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How to Explain a Bad Rating to a New Employee

written by: •edited by: Linda Richter•updated: 8/29/2010

Every business owner, supervisor, and HR manager has had to learn how to explain a bad rating to a new employee. Whether it’s a performance review after an initial orientation period or a six-month review, bad ratings don’t have to be painful or hard to deliver.

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    Bad Ratings Will Come

    Wondering Free Digtial Photos Not every employee you hire is going to be perfect. Knowing that up front will make the review process easier from the start. During your career as an employer, supervisor, or HR manager, you will experience everything from the difficult new employee to the new employee that is a slacker to an employee who just needs some mentoring.

    The process of explaining bad ratings to new employees may be difficult at first, but if you do a couple things, when a bad rating for a new employee comes your way, with time, you’ll be able to handle the review with ease.

    Image Credit (Free Digital Photos)

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    Steps to Handle Bad Ratings

    Idea Wikimedia Commons Almost everyone has been the recipient of a bad or mediocre review at some time in the career. Remember the bad review you had and keep that in the back of your mind. For new employees, whether they are fresh out of school and new to the workforce or an old hat that’s new to your company, performance tracking is the best way to judge how well they’re doing.

    If you have to deliver that bad rating, by following these steps you’ll be more effective, and that new employee may actually respect you as a leader he can trust.

    • Offer a Copy – First, the new employee already knows why he's sitting in front of you—it’s review time. Before you invite him in, don’t just have a jumble of supervisory thoughts in your head, have a written review and make a copy and offer it to the employee.
    • Step-by-Step – Talk about the review itself and clearly explain the areas of performance you will be covering.
    • Be Positive – Even if the new employee has offended a customer, a major faux pas, you can turn that negative into a positive by explaining what he did wrong and then suggesting what he could have done better.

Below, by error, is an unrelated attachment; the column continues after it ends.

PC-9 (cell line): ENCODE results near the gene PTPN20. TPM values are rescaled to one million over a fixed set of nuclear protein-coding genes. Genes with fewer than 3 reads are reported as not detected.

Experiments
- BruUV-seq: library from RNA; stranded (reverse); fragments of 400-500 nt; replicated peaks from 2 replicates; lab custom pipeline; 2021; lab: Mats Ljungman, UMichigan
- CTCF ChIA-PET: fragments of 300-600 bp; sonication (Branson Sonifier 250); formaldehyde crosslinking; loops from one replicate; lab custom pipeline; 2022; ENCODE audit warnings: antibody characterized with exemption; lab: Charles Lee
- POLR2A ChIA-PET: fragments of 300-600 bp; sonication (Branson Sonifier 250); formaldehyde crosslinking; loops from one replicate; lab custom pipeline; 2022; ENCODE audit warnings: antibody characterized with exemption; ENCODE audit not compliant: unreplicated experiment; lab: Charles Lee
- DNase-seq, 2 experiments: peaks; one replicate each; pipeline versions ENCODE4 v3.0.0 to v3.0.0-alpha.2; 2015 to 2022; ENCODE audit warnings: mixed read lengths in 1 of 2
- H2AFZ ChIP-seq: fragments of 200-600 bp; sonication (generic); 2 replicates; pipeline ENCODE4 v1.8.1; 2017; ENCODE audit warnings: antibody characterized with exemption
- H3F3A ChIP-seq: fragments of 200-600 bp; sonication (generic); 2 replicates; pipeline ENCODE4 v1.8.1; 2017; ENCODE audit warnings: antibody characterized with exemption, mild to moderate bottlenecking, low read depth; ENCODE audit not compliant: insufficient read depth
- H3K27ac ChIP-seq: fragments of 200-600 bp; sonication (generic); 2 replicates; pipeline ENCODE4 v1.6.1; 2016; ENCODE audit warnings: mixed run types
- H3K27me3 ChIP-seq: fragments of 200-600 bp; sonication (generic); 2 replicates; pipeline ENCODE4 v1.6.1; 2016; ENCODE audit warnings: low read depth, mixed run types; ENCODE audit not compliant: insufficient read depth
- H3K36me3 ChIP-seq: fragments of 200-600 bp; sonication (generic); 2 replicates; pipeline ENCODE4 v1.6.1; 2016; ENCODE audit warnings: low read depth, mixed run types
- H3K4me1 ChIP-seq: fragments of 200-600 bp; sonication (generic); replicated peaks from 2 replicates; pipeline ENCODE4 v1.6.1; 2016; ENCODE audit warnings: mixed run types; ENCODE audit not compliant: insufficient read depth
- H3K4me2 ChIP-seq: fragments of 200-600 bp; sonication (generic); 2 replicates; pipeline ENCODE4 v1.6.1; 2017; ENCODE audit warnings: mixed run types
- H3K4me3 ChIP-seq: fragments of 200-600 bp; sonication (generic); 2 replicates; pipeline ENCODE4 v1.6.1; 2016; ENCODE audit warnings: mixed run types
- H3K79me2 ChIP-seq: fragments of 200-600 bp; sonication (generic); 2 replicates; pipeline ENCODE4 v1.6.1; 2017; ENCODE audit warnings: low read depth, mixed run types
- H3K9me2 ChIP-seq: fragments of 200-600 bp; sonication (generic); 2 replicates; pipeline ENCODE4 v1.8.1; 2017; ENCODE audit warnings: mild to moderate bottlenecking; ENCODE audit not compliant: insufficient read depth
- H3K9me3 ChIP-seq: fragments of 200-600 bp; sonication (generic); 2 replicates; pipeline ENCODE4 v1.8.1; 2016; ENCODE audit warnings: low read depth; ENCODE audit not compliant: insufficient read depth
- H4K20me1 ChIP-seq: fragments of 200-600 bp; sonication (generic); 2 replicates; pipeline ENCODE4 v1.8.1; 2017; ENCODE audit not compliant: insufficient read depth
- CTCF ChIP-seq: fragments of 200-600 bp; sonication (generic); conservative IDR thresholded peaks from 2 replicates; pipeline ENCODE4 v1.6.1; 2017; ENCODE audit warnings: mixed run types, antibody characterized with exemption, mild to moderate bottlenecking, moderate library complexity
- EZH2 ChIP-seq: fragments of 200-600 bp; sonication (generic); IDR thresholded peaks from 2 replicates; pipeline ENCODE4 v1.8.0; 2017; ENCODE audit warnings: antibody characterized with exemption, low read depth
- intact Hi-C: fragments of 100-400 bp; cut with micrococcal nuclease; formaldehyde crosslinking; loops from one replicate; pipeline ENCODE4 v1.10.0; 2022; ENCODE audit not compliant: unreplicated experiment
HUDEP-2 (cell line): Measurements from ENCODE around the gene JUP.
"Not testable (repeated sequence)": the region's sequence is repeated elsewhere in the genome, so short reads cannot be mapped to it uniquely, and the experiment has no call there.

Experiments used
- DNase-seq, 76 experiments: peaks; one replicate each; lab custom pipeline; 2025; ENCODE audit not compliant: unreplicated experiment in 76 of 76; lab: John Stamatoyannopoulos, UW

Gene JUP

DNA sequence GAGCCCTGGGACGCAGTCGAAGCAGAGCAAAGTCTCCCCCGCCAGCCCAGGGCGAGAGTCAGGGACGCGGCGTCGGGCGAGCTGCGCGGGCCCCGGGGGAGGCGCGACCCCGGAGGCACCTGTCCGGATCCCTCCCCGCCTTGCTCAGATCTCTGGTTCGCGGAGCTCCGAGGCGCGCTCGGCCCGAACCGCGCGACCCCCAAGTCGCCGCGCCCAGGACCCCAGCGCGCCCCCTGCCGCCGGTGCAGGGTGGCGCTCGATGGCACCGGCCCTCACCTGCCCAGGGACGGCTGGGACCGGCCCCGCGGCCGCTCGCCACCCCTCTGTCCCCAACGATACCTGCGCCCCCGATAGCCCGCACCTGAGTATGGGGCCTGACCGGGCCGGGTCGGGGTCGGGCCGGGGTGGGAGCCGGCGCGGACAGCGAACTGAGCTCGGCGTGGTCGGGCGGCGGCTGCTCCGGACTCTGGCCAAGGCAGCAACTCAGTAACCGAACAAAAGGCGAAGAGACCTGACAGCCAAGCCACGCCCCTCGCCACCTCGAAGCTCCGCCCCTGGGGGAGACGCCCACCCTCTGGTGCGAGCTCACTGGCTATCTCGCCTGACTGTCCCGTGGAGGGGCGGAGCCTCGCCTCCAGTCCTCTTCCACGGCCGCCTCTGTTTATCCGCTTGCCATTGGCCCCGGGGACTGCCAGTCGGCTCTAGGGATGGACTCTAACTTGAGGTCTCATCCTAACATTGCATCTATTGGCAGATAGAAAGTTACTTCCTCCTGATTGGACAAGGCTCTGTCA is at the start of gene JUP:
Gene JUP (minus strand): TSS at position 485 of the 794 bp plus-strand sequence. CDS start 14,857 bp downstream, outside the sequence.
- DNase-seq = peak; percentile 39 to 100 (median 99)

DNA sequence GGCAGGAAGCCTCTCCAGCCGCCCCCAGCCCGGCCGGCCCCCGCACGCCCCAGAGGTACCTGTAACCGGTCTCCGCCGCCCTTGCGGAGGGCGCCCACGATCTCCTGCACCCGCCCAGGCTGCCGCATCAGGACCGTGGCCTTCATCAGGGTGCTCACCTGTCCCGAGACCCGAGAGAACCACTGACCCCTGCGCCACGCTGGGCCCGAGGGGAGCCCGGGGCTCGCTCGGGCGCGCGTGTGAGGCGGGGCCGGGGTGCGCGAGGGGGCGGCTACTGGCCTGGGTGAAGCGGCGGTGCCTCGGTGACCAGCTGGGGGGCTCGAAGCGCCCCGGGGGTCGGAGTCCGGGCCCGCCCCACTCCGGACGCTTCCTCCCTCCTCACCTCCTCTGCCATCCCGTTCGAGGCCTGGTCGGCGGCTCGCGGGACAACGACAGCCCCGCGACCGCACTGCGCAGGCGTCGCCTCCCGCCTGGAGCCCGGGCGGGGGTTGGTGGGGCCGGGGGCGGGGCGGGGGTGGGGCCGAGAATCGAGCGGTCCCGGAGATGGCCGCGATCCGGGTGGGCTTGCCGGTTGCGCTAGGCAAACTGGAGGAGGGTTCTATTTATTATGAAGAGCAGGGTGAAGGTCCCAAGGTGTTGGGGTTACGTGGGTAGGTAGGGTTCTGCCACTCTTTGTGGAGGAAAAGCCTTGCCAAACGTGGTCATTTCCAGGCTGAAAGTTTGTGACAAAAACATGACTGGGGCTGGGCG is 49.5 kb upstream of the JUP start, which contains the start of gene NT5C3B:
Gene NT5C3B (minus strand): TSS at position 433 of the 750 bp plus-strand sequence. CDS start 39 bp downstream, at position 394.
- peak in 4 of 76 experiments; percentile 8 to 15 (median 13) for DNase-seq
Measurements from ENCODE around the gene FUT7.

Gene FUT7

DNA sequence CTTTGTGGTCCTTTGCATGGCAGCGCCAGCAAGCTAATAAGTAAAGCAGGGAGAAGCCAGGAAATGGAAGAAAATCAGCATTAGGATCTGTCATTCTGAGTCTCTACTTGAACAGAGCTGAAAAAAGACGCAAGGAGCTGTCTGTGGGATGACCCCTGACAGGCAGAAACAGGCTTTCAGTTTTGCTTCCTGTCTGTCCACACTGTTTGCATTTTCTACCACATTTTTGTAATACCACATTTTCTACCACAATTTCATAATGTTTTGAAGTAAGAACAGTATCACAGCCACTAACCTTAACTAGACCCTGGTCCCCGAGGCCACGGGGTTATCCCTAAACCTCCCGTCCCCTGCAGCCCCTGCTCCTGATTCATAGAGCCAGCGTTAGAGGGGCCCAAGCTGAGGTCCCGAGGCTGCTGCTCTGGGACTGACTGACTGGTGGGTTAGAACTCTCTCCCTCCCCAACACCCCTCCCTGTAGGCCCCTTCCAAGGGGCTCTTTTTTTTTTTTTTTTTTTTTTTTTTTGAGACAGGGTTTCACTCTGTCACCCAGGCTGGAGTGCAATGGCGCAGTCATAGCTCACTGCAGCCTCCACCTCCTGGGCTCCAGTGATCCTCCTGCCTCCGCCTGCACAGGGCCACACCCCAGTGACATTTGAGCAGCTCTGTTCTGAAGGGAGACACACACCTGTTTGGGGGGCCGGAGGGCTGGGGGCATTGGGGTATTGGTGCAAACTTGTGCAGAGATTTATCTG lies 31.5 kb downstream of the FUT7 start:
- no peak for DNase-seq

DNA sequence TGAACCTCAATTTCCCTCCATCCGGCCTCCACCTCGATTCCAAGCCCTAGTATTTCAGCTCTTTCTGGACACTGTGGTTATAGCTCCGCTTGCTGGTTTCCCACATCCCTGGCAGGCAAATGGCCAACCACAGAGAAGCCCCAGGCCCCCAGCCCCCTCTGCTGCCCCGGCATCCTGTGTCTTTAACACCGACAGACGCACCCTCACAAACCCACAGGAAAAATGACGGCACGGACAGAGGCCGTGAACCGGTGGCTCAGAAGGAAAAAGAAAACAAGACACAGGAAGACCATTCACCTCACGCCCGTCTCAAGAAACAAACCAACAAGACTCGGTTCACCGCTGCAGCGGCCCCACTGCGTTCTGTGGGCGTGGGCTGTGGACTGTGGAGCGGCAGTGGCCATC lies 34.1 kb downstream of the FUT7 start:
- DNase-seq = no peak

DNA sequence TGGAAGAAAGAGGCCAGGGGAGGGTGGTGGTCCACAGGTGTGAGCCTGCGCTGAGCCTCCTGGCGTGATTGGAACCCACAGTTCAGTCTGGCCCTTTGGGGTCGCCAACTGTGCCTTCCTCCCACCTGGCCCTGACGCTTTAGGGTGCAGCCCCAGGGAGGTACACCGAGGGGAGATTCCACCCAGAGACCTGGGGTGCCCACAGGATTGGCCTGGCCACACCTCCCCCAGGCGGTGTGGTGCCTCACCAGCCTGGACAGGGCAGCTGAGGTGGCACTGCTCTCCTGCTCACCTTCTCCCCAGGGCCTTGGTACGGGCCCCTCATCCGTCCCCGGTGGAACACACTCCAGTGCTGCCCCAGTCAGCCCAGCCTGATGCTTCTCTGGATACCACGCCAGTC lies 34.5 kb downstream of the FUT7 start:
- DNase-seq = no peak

• Ask Questions – If you’re lost at why a new employee is performing at such a low level, ask him point-blank questions about his daily tasks. Be specific and ask him to tell you what he thinks his job entails.
    • Offer Suggestions – As a leader, it’s your job to turn that bad employee into a good one. Offer suggestions on how to improve or even an employee mentoring program to help him better learn his job. Perhaps there is some training you could offer to help him, whether it’s in-house or external.
    • Be a Good Listener – One hard part of learning how to explain a bad rating to a new employee is listening to his side. Maybe you didn’t match his skillsets with assigned tasks? Are his skills high but you have placed him in a position that brings boredom? Allow him to ask questions and think about responses before you offer them.
    • Have a Plan for Improvement – When you created the written review to go over with the new employee, you should have also created a plan on how he can improve. Be as detailed as possible on the improvements you suggest and give the employee a copy of this plan.
    • Promise a Follow-Up – Show the new employee that you want him to succeed by promising a follow-up to see how he's doing and feeling about his job. Often, an open-door policy is a good way to show the employee you care.
    • Signatures – Make sure your written review and improvement plan have places for both you and the employee to sign and offer the employee copies with signatures. Place the originals in his employee file.
    • Keep It Consistent – Make sure you utilize the same review and rating process for all new employees across the board—don’t play favorites.

    Image Credit (Wikimedia Commons)

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    When the Process Fails

    There may be times when, no matter what you do or how much effort you put into training a new employee, he just won’t work out. This is where your written documentation of the review and improvement plan will come in handy. It will be much easier for you both to part ways if you have documented problem areas that show no improvement or even an attempt to improve from the employee.

    Don’t let employees such as these discourage you or your rating process; they simply may not be a good fit. With practice, the process of how to explain a bad review to a new employee will come easier and you may even find new ways or innovative ways to train new employees to help them improve to the level you want.